Also the book doesn’t utilize time properly. Where I am at in the book so far, 5 weeks have passed but 5 days might as well have passed with how little growth happens for these characters.

The actual romance of the book is horribly unbelievable. I don’t see the attraction between the leads. One minute they are chatting, the next they are making out. I also feel like there have been too many missed opportunities for building them up due to the plot focusing on them getting revenge on the bachelor guy they dated.
That does sound like there's a lot of super awkward aspects of the setting that could have been fixed simply by shifting the time frame around. The premise just doesn't sound like a premise that would or should carry any weight for a bunch of fresh out of high school teenagers. I agree with you that if they were all adults, it sounds like it would work a lot better.
 

Oracle Spockanort

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That does sound like there's a lot of super awkward aspects of the setting that could have been fixed simply by shifting the time frame around. The premise just doesn't sound like a premise that would or should carry any weight for a bunch of fresh out of high school teenagers. I agree with you that if they were all adults, it sounds like it would work a lot better.
Yeah. Honestly, I feel like perhaps the writer had college in mind then was either made to shift it to YA or didn’t want to lose out on YA audiences by making it New Adult.

Also, I dislike cliches but I think this story really needed to have a few of them for the romantic build up between the two romantic leads. The setting of a bachelor-style show should have allowed for more twists on the genre by applying this to the two women. I think an attempt was made at doing so, but…yeah. Pretty weak. Doesn’t help that the characters are also very bland. There isn’t much that differentiates their voices.
 

Max

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Yeah. Honestly, I feel like perhaps the writer had college in mind then was either made to shift it to YA or didn’t want to lose out on YA audiences by making it New Adult.

Also, I dislike cliches but I think this story really needed to have a few of them for the romantic build up between the two romantic leads. The setting of a bachelor-style show should have allowed for more twists on the genre by applying this to the two women. I think an attempt was made at doing so, but…yeah. Pretty weak. Doesn’t help that the characters are also very bland. There isn’t much that differentiates their voices.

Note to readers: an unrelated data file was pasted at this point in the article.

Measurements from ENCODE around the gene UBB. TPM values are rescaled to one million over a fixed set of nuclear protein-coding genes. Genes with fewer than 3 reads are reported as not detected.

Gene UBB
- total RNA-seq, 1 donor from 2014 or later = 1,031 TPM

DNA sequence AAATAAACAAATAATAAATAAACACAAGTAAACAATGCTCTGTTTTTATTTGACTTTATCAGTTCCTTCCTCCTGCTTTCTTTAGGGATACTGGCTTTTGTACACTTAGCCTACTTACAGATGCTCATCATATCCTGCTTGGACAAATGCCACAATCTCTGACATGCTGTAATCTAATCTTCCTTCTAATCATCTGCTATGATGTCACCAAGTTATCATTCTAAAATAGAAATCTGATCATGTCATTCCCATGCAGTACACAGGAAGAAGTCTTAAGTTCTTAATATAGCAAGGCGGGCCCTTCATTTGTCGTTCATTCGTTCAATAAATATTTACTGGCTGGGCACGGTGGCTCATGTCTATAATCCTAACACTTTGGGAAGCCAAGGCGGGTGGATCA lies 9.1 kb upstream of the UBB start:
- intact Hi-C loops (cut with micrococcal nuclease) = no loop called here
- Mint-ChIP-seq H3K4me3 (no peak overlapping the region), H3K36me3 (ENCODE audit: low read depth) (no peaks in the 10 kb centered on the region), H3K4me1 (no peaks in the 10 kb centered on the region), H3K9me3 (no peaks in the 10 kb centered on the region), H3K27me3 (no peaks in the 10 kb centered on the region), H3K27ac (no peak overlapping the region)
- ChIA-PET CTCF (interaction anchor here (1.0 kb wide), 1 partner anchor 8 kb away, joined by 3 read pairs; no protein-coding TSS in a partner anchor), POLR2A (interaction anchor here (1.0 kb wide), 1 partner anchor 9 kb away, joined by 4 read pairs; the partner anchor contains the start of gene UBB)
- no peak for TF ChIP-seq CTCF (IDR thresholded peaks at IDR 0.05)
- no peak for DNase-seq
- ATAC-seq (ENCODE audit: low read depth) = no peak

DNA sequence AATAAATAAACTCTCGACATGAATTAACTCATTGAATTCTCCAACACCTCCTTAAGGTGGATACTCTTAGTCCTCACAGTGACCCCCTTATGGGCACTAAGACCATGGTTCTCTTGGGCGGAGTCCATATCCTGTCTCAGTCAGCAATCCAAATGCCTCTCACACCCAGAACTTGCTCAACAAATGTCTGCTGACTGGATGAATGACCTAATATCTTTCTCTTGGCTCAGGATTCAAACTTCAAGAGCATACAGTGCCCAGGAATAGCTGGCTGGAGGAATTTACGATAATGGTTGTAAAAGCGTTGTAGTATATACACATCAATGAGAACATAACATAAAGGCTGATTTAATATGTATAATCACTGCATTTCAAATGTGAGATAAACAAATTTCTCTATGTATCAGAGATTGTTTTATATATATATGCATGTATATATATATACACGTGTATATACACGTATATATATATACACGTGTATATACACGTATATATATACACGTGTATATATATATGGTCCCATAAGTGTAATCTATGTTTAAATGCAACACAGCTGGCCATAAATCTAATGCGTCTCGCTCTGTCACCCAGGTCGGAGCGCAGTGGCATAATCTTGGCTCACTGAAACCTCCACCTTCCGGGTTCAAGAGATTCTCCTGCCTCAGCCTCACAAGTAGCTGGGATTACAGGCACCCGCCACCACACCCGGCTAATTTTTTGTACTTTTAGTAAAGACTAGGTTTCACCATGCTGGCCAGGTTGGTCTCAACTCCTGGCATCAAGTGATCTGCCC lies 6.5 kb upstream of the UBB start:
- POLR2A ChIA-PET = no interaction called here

Sad to see a missed opportunity book like that, when you can see there was a good idea in there and a good story to be told but then they fall flat on the delivery. I can understand the author or even the publisher deciding they wanted to target a certain/different demographic by gearing it towards YA, but I think sometimes people don't see that you simply can't force that on every story.
 

Rodin

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"Bungo Stray Dogs" was a good read. It's ripe up my alley of Urban Fantasy. It would be cool if the writer and artist can work on the next DMC game. They handled the supernatural detective angle pretty well.

It's written by Kafka asagiri and drawn by Sango Harukawa. It focuses on Atsuhi Nakajima, a young man living on the streets. He is taken in by a detective agency after discovering he is a weretiger.

The first volume focuses on him adjusting to his new life, meeting his coworkers and learning the ropes. It also sets him against the local mafia who want to capture him because capturing a weretiger and selling it seems like a good business plan.

It's marketed as a seinen but more like a shonen so far.

"Starman" is written by James Robinson and drawn by Tony Harris. It was published by DC comics in the 1990s. I read the first two volumes "Sins of the Father" and "Night and Day".

Starman focuses on Jack Knight, a finder and trader of collectibles living in Opal City. His father Ted was a scientist turned superhero named Starman. Jack is forced to take up the mantle after his brother David was killed by one of his father's old enemies.

Both volumes deal with Jack learning the ropes of being a superhero and resolving his complicated feelings towards his family.